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Say e.g. i have a URI http://127.0.0.1/somecontroller/someaction#12345 that takes me to the someAction() action of the someController controller. From there, i am able to retrieve the Request object via $this->getRequest().

i am also able to retrieve various information regarding the URI from the Request object.

But, how can i retrieve the fragment (i.e. the "12345" part after the # in the e.g.)? Neither getRequestUri() nor getParams() turn up the fragment part.

Thanks!

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Just out of curiosity what was your use case? –  balupton Aug 11 '10 at 12:37

4 Answers 4

up vote 24 down vote accepted

The fragment part of the URL is never sent to the server via GET requests (or any kind of HTTP request for that matter), the only way you can get it is if you write a Javascript snippet that parses the URL and sends the fragment back to the server via Ajax for instance.

This can't be done with PHP alone.

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i understand now, thanks! –  Edwin Lee Feb 2 '10 at 2:24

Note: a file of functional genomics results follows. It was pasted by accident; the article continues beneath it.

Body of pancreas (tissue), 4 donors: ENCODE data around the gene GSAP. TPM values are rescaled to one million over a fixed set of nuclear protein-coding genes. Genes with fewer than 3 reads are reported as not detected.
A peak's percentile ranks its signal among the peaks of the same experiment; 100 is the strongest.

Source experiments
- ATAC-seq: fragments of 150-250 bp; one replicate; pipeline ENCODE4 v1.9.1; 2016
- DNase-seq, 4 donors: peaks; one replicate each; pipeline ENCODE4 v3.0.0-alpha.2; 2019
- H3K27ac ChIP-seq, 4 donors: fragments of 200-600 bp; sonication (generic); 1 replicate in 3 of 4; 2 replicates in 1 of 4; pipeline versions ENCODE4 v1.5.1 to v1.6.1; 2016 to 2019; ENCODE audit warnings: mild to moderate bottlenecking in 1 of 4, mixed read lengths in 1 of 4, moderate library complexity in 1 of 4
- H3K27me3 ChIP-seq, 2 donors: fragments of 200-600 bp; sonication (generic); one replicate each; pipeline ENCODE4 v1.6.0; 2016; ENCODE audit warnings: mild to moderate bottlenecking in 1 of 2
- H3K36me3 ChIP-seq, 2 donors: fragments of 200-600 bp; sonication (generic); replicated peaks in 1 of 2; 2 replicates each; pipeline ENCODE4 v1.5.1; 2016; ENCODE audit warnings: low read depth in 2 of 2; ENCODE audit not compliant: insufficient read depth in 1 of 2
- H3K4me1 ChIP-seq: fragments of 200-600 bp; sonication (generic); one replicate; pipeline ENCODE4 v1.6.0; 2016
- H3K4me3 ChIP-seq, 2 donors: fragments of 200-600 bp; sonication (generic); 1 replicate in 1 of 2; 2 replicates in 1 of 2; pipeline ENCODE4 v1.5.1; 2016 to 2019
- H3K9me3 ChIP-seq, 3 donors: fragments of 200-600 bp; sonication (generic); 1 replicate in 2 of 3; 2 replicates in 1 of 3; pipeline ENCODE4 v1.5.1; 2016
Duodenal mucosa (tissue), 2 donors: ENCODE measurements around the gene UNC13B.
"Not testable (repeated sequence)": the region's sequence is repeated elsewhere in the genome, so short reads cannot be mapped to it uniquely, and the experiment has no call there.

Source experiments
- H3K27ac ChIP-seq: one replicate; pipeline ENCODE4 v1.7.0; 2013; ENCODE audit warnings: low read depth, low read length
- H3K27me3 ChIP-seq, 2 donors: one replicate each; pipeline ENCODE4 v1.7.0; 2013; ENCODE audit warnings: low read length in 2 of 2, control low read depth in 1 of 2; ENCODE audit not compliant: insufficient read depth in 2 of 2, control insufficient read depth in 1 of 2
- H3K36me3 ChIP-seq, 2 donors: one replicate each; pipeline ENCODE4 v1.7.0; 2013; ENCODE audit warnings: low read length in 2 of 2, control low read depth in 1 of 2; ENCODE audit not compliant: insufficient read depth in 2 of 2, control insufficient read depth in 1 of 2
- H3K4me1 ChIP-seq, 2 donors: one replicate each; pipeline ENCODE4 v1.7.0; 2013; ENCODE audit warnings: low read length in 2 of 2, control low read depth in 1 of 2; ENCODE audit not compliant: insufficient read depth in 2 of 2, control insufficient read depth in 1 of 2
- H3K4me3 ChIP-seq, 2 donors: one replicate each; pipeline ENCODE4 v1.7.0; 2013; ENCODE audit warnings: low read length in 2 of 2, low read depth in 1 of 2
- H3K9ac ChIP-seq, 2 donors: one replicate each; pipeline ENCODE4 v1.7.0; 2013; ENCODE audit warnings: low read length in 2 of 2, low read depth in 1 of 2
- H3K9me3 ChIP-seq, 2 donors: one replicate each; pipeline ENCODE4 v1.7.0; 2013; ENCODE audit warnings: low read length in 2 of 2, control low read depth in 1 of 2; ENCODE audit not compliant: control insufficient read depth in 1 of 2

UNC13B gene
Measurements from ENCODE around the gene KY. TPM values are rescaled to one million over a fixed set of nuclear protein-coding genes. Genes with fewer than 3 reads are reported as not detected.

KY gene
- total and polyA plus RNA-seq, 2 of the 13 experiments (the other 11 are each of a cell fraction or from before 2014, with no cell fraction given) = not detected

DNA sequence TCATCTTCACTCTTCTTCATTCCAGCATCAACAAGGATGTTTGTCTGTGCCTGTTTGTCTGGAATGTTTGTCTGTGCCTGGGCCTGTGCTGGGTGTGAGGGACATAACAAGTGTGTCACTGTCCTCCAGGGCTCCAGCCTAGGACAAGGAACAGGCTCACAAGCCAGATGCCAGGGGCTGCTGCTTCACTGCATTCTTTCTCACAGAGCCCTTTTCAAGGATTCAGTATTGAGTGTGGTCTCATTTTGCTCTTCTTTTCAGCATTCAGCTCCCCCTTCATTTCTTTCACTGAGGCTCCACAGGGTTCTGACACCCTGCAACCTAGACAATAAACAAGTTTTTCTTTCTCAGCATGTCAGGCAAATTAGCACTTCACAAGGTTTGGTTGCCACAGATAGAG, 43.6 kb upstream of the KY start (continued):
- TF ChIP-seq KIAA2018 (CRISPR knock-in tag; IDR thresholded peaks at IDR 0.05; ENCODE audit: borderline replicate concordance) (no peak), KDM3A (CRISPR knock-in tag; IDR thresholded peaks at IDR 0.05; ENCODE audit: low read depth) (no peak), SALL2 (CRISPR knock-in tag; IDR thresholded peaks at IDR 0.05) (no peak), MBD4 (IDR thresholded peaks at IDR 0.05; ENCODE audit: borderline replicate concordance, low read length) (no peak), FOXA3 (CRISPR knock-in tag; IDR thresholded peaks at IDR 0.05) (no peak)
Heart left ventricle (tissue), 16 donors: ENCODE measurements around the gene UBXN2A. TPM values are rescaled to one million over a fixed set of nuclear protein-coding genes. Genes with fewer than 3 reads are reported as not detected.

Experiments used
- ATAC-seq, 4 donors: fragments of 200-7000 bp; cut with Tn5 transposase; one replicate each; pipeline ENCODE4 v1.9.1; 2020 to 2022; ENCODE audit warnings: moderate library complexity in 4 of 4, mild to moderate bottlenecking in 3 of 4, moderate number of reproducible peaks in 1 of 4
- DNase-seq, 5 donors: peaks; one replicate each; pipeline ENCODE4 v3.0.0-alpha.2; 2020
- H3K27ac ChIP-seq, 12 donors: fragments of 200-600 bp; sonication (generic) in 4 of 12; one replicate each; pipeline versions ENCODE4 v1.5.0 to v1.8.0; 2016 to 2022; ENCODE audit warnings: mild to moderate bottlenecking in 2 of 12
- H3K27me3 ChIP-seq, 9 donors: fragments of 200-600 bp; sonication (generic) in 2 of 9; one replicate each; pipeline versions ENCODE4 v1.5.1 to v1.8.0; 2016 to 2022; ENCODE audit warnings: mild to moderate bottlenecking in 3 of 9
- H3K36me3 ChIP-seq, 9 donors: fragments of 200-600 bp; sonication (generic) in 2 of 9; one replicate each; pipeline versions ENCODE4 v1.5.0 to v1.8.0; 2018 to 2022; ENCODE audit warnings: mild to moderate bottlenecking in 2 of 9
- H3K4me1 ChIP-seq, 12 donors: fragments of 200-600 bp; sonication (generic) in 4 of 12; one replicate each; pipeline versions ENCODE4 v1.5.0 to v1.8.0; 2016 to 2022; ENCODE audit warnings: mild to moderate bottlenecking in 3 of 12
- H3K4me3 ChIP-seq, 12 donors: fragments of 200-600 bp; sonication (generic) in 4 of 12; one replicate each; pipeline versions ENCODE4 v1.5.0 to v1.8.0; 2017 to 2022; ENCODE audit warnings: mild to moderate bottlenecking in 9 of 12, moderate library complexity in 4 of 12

According to HTTP protocol specification, the fragment part is ignored. However, browsers do support redirects with hash.

If you generate hashes automatically, you may pass the id as the request parameter: http://127.0.0.1/somecontroller/someaction/id/12345/#12345

and then:

$this->getRequest()->getParam('id')

But this will hot handle the case with the hash only, e.g. when user enters the URL manually.

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You cannot use:

explode("#",$_SERVER['REQUEST_URI'])

because when you call $_SERVER['REQUEST_URI'], you never get the word after #. For example your link www.example.com/about#test, and when you call $_SERVER['REQUEST_URI'], you just get www.example.com/about.

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explode, according to the PHP manual itself: Returns an array of strings, each of which is a substring of string formed by splitting it on boundaries formed by the string delimiter. –  Mark Garcia Oct 11 '12 at 7:03

Couldn't you use the php function(s) explode("#",$_SERVER['REQUEST_URI'])? Maybe I've misunderstood the question.

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